What does that mean for authors and publishers who routinely pitch newspaper editors as part of their book promotion campaigns? One of the obvious points is this: If a newspaper mentions your book, whether it's an online or "actual" newspaper, take the mention and smile. Take-away number two? Keep pitching newspapers, because it will always be nice to have visibility in a newspaper -- whatever form that newspaper takes -- but broaden your book promotion campaign so that you're also seeking publicity opportunities in other media outlets.

Newspapers may be the first industry to enjoy a healing economy when the recession finally ends. Or newspapers may be as scarce as white tigers in a couple of years. In any case, book publicists, and authors and publishers who conduct book publicity campaigns, shouldn't count on newspaper exposure as the core of their book promotion campaigns. The times are changing in the world of newspapers, and the times need to change in the world of those who conduct book promotion campaigns, too -- or we'll be left with no plan when it comes time to promote books.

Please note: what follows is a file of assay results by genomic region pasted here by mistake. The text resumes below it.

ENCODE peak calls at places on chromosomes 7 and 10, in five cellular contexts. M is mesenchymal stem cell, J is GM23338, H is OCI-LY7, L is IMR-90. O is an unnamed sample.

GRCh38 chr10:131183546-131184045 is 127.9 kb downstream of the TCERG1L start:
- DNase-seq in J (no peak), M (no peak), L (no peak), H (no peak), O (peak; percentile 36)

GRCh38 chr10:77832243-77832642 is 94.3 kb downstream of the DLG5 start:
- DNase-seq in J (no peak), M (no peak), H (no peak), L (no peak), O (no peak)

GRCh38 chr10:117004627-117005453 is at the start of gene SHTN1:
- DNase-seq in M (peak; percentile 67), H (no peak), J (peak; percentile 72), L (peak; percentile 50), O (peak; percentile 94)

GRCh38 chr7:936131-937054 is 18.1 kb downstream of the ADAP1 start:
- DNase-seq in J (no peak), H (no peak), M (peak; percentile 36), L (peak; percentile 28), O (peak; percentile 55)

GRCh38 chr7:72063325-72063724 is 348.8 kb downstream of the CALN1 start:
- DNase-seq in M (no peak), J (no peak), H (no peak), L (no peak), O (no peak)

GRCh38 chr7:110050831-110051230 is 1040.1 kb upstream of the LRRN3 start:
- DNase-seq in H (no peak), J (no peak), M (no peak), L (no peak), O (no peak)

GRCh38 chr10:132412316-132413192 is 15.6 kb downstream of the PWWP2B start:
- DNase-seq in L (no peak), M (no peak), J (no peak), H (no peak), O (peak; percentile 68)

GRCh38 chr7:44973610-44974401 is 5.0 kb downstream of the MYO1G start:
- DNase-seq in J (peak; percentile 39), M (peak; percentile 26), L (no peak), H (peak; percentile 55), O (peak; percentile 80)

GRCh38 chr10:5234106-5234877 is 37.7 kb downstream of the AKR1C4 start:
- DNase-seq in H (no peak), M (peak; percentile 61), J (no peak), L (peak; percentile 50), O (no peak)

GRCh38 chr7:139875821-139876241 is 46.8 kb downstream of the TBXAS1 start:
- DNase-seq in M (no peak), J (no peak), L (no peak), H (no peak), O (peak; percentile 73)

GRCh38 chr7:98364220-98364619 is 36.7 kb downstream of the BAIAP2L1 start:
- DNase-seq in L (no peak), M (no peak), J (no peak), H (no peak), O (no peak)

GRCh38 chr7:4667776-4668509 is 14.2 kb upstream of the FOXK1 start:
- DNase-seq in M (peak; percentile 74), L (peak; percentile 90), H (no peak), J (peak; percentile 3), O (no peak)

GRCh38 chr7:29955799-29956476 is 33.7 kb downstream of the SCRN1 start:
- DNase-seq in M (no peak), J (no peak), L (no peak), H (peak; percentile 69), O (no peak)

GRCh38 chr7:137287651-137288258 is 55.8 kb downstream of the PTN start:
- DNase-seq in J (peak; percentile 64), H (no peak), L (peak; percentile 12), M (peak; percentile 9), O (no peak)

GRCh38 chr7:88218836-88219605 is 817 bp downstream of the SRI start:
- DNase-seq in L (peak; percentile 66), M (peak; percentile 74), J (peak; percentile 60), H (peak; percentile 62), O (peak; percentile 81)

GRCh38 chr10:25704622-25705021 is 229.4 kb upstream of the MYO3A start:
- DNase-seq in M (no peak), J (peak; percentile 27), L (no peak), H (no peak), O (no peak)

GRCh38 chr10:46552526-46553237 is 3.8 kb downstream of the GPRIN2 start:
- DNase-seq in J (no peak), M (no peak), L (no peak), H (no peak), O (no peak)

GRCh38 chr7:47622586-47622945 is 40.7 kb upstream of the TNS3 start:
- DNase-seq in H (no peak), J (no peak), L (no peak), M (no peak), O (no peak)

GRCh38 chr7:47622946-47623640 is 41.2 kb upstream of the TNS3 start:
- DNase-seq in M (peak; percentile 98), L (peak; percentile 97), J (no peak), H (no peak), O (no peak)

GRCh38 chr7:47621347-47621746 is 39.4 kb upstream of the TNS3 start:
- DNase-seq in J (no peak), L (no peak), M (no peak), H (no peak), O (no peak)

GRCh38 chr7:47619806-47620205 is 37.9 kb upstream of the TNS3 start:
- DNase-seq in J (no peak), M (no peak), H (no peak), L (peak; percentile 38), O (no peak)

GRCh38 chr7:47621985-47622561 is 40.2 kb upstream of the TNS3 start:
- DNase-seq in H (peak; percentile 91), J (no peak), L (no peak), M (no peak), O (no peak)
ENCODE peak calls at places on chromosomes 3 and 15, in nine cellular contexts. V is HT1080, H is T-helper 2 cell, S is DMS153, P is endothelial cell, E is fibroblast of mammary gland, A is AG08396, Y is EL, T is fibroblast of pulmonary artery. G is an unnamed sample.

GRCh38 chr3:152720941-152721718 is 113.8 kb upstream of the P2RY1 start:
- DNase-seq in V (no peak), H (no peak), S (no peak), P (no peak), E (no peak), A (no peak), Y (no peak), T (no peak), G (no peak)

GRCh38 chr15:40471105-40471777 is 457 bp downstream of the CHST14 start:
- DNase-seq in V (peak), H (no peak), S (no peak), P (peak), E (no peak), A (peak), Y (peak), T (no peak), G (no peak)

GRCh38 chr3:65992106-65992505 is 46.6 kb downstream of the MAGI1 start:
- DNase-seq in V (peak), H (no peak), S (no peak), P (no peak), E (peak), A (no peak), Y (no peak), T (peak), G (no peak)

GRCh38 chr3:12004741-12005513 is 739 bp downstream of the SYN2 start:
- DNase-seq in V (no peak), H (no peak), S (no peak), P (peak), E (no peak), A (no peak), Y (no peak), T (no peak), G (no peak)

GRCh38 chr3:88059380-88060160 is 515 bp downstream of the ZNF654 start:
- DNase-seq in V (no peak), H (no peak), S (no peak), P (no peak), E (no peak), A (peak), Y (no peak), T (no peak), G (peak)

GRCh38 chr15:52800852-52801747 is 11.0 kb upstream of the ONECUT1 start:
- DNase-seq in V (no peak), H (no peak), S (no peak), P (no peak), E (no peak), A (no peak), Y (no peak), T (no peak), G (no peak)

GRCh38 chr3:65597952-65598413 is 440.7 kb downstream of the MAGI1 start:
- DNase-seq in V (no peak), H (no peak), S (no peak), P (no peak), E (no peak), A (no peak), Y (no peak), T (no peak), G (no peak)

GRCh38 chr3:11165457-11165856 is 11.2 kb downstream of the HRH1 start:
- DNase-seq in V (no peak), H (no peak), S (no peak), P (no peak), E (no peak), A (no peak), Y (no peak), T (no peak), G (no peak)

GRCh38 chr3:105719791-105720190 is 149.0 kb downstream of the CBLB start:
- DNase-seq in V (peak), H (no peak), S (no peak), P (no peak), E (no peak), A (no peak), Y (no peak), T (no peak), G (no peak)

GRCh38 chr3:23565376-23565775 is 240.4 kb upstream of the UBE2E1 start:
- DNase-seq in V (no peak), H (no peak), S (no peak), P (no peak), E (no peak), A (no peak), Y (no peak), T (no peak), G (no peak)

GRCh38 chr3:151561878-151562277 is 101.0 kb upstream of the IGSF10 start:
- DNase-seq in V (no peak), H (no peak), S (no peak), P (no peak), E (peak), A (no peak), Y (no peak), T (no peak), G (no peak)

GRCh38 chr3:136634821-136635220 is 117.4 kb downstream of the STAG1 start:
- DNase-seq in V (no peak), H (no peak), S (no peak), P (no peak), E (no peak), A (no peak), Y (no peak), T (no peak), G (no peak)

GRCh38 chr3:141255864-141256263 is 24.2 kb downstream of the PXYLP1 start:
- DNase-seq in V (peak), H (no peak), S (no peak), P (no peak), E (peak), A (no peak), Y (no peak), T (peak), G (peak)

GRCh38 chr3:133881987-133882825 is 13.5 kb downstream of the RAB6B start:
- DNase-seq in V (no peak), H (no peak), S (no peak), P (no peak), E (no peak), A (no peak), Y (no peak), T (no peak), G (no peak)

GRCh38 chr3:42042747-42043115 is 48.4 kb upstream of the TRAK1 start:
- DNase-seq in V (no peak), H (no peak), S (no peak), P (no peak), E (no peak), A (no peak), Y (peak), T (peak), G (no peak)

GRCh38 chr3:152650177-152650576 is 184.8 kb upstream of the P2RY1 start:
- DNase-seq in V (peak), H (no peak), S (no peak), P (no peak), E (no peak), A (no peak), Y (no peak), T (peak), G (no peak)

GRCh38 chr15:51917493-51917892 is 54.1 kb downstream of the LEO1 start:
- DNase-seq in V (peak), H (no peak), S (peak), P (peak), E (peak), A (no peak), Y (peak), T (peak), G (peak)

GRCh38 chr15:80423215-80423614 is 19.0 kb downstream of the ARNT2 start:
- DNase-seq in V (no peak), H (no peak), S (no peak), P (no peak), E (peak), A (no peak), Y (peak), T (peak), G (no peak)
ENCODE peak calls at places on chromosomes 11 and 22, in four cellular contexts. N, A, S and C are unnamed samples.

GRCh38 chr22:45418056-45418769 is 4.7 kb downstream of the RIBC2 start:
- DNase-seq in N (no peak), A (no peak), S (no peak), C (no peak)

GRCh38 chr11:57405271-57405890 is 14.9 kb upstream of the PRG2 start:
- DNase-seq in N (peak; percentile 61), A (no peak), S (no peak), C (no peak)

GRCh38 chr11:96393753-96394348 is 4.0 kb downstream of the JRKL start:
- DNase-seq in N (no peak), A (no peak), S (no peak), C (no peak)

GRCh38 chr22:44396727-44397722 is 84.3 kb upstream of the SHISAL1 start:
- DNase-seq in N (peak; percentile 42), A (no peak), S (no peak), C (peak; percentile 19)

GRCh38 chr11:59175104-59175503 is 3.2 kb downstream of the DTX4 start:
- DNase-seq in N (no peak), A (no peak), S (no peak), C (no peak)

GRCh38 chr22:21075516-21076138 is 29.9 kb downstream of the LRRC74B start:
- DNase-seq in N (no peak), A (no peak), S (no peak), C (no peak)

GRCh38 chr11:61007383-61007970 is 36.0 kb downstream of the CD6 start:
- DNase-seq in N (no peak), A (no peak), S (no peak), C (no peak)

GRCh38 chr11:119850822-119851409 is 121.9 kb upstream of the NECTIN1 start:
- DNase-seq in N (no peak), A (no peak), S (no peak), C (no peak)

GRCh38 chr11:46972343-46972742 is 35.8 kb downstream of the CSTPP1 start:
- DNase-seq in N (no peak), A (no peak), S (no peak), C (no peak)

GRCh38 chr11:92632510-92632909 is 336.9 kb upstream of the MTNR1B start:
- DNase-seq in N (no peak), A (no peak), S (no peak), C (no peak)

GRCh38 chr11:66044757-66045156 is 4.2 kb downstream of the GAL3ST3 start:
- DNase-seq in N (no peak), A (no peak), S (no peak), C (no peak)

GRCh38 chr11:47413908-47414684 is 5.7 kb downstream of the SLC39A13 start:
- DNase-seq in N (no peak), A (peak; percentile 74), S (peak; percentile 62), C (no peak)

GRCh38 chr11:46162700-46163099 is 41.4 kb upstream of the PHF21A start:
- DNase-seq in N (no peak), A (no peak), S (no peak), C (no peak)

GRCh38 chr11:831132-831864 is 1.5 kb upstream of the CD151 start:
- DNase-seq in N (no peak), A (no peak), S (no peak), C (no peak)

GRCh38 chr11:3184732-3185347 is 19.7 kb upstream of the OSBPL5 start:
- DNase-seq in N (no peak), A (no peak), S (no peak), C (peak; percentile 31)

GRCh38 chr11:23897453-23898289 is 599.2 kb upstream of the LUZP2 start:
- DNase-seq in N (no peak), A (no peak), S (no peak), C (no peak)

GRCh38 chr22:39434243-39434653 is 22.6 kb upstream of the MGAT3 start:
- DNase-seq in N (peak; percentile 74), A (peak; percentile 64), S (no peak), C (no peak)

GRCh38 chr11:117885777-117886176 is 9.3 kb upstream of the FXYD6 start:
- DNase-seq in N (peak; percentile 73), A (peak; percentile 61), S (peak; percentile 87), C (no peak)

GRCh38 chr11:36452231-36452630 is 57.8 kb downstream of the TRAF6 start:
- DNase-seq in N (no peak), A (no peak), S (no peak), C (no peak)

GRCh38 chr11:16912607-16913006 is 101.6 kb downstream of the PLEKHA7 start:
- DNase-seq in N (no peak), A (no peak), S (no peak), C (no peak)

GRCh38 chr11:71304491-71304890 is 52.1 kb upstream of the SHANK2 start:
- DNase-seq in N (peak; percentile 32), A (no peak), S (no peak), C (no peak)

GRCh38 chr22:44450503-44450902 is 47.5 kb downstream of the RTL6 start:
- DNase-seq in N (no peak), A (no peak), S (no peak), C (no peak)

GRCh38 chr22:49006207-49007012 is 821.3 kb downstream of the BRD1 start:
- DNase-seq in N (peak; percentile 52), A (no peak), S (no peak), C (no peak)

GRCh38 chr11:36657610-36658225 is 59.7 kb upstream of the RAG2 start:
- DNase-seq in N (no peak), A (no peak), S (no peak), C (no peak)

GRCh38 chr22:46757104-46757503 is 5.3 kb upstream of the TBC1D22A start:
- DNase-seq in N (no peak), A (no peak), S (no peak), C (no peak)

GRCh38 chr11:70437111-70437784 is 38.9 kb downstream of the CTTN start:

Tuesday, December 09, 2008

Book promotion campaigns face new challenge - part 2

Yesterday, I heard rumors that the Tribune Co., owner of the Chicago Tribune and the Los Angeles Times, might be filing for bankruptcy protection. Now, as someone famous once said, here's the rest of the story. The challenge for those who conduct book promotion campaigns is greater than just walking gingerly around the Chicago Tribune and the Los Angeles Times until they get their financial affairs in order again. Unfortunately for those of us who conduct book promotion campaigns, the Tribune Co. also owns the Baltimore Sun, the Hartford Courant, and WGN out of Chicago (the TV superstation as well as the 50,000-watt radio station).

In other words, the Tribune Co.'s problems affect everyone who is conducting, or will be conducting, a book promotion campaign in the near future. Good lick to us book publicists. And good luck to the Tribune Co.